T1 mapping is a rapidly expanding CMR technique that has shown utility across a broad range of conditions, particularly in the assessment of myocardial fibrosis. To date, there has been limited use of this novel technique for characterization of intracardiac masses (7). Despite low numbers (n = 30), Pazos-López et al. (6) were able to show a reduction in post-contrast T1 time with tumors compared with thrombi. This finding can be explained by the relative absence of extracellular matrix present in tumor burden compared with soft tissue. However, it seems likely that the T1 value of organized or chronic thrombus might be lower due to increased fibrosis, thereby resulting in less differentiation between the 2 pathologies. Further validation of this promising technique is required. Fat saturation prepulses are useful adjuncts to standard CMR sequences. They suppress the signal of fatty tissue, which can be useful for differentiation of lipomatous septal hypertrophy, lipomas, and liposarcomas from other cystic or solid cardiac tumors (4). This technique was not routinely used by Pazos-López et al. (6); however, its targeted inclusion in a CMR mass protocol may be useful.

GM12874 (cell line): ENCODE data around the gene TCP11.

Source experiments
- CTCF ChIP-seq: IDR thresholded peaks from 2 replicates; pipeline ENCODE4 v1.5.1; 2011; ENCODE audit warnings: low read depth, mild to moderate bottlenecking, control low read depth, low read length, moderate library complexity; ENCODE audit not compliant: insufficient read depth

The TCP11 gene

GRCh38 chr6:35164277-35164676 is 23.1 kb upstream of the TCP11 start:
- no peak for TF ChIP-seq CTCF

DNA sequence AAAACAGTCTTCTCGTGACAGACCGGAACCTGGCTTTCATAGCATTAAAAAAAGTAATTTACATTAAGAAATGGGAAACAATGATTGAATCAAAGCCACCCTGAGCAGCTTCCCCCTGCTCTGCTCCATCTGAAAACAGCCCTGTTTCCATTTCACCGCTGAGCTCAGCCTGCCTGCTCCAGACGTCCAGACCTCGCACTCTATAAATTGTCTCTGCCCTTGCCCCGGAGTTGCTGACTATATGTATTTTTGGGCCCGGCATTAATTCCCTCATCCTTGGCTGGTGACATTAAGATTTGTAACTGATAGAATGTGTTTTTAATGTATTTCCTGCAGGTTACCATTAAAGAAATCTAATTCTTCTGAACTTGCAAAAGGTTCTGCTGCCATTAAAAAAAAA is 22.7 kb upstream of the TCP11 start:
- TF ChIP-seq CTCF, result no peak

The study by Pazos-López et al. (6) is limited by small study numbers. However, their favorable results suggest that tissue characterization with CMR is worthwhile for improved accuracy in defining cardiac masses. Further prospective data may facilitate validation of a diagnostic algorithm to optimize the CMR sequences used for the greatest accuracy and shortest scan time. Once data are collected from a larger cohort, a more detailed analysis of specific tumor features with CMR tissue characterization may be possible. Our current assessment is limited to determining whether masses are benign or malignant; accurate subtyping remains difficult. Although Pazos-López et al. (6) mention pathological diagnosis as a criteria for differentiation between thrombus and tumor, no data are presented to verify if pathological classification was performed. The absence of histological validation of CMR sequences remains a significant limiting issue of this paper and the technique in general. An important factor, which the paper does not address, is that some patients are unable to receive gadolinium-based contrast due to previous allergy or impaired renal function, which may precipitate nephrogenic systemic fibrosis. Noncontrast CMR may still prove useful in these subjects because multiplanar imaging techniques can overcome the limitations of echocardiographic acoustic windows and allow better assessment of structures, including the right ventricle, pulmonic valve, posterior atria walls, venous drainage, and great vessels. Although computed tomography scans can also be used for assessment of cardiac tumors, their limited functional information and radiation dose give CMR a significant advantage.